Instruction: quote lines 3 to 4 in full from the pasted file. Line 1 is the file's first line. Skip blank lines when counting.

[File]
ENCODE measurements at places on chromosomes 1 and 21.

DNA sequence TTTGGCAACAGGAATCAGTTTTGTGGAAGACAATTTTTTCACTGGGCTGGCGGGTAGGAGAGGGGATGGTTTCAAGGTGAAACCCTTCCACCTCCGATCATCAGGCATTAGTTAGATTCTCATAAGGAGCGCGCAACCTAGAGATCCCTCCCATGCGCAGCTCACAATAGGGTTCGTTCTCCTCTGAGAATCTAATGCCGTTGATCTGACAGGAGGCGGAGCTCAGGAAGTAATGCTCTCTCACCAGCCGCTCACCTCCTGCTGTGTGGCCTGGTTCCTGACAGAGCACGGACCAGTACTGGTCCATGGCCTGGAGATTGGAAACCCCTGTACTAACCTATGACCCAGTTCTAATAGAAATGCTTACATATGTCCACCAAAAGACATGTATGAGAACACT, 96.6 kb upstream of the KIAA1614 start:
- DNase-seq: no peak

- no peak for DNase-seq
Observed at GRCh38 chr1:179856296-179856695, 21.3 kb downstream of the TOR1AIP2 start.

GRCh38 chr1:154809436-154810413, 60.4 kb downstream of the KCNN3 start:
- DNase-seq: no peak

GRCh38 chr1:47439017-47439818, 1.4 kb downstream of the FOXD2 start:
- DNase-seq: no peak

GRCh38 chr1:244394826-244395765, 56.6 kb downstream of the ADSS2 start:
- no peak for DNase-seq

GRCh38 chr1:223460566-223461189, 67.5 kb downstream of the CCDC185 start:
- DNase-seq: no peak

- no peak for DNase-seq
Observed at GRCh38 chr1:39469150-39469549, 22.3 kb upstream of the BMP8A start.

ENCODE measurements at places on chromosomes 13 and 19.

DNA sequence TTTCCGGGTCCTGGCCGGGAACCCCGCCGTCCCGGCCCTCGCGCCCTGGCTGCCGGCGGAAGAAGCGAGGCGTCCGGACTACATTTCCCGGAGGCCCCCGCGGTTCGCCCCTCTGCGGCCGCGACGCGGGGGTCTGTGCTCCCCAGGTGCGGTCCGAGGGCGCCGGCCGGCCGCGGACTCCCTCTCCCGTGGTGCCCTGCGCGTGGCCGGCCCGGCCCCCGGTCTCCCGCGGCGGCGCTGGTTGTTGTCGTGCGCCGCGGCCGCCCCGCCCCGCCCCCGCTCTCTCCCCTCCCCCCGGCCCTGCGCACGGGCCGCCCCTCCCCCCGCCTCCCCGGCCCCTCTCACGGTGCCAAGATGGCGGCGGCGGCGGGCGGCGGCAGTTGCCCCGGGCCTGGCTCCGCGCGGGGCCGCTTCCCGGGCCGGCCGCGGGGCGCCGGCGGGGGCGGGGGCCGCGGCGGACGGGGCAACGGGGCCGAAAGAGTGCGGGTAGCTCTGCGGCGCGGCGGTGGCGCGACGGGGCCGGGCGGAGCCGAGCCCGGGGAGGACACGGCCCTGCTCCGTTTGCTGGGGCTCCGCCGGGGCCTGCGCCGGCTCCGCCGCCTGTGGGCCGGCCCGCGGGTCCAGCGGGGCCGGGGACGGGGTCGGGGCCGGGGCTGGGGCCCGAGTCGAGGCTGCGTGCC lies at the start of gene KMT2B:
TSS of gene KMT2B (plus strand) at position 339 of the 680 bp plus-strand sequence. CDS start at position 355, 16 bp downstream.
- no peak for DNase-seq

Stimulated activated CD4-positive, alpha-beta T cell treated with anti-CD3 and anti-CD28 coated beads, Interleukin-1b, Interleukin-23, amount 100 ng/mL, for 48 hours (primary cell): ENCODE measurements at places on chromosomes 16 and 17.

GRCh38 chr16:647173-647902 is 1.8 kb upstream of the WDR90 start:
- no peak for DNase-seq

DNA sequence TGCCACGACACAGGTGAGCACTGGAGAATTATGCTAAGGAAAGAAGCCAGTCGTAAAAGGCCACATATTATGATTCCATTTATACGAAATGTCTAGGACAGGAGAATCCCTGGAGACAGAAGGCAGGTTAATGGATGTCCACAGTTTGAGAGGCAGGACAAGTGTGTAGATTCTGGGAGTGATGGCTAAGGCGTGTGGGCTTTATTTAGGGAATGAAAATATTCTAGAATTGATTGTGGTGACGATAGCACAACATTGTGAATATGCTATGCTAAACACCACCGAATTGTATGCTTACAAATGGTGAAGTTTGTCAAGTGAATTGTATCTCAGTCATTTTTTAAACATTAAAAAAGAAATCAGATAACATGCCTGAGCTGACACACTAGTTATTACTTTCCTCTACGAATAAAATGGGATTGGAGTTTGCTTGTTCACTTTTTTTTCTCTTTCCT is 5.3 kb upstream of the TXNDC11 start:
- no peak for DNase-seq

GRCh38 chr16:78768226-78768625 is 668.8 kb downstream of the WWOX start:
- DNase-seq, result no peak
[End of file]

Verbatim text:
- DNase-seq: no peak

- no peak for DNase-seq